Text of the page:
In vivo CRISPR screens reveal the landscape of immune evasion pathways across cancer
Juan Dubrot # 1 2 3 4, Peter P Du # 1 5, Sarah Kate Lane-Reticker 1, Emily A Kessler 1, Audrey J Muscato 1, Arnav Mehta 1 2 3, Samuel S Freeman 1 2 3, Peter M Allen 1, Kira E Olander 1, Kyle M Ockerman 1, Clara H Wolfe 1, Fabius Wiesmann 1, Nelson H Knudsen 1 2 3, Hsiao-Wei Tsao 1, Arvin Iracheta-Vellve 1, Emily M Schneider 1, Andrea N Rivera-Rosario 1, Ian C Kohnle 1, Hans W Pope 1, Austin Ayer 1, Gargi Mishra 1, Margaret D Zimmer 1, Sarah Y Kim 1, Animesh Mahapatra 1, Hakimeh Ebrahimi-Nik 1, Dennie T Frederick 2 3 6, Genevieve M Boland 2 3 6, W Nicholas Haining 1 7 8, David E Root 1, John G Doench 1, Nir Hacohen 1 2 3, Kathleen B Yates 9 10 11, Robert T Manguso 12 13 14
The immune system can eliminate tumors, but checkpoints enable immune escape. Here, we identify immune evasion mechanisms using genome-scale in vivo CRISPR screens across cancer models treated with immune checkpoint blockade (ICB).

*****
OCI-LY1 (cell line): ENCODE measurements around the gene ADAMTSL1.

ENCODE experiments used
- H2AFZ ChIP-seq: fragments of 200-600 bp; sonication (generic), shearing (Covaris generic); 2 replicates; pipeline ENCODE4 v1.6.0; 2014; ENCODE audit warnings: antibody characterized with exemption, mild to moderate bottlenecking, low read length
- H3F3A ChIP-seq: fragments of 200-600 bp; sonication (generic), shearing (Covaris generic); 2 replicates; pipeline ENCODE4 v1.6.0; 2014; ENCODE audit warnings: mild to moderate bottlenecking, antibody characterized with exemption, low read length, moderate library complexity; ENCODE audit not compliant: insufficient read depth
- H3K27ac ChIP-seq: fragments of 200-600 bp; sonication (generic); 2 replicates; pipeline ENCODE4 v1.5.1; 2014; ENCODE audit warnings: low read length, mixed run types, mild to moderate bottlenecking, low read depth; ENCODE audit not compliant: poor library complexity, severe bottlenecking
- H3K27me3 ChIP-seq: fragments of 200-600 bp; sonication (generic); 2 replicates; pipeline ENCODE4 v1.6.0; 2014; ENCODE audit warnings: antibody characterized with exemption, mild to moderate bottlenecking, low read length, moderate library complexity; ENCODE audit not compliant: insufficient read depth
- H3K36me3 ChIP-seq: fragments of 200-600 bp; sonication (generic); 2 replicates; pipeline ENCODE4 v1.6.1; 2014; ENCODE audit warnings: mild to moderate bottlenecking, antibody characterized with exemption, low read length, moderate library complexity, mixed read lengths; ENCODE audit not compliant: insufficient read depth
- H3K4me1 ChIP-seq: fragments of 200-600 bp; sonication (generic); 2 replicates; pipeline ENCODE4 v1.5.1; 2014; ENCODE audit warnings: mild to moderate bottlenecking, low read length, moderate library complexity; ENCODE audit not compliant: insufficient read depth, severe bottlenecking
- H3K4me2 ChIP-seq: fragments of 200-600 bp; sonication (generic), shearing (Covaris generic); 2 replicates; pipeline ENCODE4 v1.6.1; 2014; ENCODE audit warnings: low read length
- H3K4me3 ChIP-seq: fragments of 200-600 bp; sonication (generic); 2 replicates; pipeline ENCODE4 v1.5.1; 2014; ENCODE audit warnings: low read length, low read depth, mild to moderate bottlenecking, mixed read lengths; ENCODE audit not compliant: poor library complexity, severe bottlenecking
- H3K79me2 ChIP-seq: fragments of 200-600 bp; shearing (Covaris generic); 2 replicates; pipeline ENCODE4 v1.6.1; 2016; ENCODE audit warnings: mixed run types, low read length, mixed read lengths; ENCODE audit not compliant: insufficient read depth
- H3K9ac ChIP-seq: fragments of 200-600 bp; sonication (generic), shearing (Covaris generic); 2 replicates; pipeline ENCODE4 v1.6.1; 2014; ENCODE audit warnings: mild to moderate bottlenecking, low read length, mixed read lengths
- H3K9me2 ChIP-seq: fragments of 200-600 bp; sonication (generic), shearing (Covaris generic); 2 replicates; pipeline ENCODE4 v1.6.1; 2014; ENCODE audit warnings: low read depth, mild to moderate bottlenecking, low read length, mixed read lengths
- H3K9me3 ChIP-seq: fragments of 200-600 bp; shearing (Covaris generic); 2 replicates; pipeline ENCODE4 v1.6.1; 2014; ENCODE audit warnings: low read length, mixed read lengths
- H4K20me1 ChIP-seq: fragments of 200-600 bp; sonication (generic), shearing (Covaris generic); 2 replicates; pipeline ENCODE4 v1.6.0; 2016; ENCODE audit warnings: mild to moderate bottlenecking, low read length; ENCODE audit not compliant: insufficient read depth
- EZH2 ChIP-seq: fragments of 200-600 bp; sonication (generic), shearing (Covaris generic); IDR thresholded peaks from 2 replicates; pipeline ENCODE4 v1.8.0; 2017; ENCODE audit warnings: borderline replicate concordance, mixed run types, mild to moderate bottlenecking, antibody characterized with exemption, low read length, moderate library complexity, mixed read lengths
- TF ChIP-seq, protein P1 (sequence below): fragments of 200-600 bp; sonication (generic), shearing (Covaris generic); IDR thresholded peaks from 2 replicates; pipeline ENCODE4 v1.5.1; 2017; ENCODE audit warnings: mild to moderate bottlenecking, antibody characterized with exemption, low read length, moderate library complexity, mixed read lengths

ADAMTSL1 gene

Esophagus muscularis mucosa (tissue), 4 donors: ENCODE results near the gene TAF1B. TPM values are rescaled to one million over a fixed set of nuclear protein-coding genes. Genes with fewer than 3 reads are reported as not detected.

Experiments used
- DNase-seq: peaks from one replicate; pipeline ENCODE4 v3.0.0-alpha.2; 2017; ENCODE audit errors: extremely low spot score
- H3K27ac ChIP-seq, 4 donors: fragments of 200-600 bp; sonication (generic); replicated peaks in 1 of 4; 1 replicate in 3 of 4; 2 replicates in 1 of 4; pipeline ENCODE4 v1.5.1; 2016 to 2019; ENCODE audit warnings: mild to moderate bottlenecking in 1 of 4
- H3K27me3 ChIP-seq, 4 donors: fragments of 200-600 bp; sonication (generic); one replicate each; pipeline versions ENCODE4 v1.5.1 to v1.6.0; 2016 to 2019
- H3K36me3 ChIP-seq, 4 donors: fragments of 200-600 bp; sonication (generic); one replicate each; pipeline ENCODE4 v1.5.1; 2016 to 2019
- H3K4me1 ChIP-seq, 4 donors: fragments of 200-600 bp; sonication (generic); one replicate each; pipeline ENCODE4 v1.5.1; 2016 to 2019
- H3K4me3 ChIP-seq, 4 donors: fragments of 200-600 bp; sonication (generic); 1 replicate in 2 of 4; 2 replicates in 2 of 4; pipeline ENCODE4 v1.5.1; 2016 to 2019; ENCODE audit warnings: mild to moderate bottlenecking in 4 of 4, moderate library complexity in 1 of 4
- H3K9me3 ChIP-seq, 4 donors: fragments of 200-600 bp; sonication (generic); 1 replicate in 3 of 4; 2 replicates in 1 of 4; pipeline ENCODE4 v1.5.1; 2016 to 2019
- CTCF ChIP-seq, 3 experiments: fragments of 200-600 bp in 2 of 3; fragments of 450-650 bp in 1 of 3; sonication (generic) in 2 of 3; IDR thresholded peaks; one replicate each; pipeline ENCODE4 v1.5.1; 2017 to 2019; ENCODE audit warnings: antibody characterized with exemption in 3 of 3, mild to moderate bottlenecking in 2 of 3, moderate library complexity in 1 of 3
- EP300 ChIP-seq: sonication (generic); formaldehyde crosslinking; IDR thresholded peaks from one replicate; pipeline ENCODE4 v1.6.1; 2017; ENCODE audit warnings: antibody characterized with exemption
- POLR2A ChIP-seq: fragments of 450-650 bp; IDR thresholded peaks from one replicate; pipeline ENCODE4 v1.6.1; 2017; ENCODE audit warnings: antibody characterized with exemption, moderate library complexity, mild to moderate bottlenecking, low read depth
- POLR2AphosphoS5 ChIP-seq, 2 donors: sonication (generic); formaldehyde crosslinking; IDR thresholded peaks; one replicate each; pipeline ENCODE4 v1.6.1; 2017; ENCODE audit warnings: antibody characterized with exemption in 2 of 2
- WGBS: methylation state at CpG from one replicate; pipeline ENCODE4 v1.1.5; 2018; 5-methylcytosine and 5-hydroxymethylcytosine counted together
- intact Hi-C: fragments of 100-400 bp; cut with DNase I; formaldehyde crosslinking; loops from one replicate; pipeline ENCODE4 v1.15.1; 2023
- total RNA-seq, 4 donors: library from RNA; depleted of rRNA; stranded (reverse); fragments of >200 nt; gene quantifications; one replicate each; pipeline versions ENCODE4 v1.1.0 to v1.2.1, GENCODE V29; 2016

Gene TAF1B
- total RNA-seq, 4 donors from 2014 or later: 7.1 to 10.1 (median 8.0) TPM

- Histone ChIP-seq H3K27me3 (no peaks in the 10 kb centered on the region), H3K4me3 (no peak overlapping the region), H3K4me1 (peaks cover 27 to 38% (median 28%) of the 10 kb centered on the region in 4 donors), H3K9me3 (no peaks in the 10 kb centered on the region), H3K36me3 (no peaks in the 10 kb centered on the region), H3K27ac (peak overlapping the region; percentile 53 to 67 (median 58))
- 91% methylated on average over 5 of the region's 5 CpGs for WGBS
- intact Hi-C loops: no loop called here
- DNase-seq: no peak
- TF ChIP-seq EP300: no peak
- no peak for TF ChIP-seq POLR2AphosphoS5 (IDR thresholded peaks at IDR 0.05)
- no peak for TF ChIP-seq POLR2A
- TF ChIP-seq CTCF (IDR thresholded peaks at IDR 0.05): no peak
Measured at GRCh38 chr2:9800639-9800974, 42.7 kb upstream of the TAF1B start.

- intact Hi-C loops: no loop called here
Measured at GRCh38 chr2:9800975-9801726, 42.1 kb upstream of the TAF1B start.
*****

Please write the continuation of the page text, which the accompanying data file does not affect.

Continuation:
We identify immune evasion genes and important immune inhibitory checkpoints conserved across cancers, including the non-classical major histocompatibility complex class I (MHC class I) molecule Qa-1b/HLA-E.
Surprisingly, tumor interferon-γ (IFNγ) signaling loss sensitizes many models to immunity. The immune inhibitory effects of tumor IFN sensing are mediated through two mechanisms. First, tumor upregulation of classical MHC class I inhibits natural killer cells. Second, IFN-induced expression of Qa-1b inhibits CD8+ T cells via the NKG2A/CD94 receptor, which ICB induces. Finally, we show that strong IFN signatures are associated with poor response to ICB in individuals with renal cell carcinoma or melanoma.
This study reveals that IFN-mediated upregulation of classical and non-classical MHC class I inhibitory checkpoints can facilitate immune escape.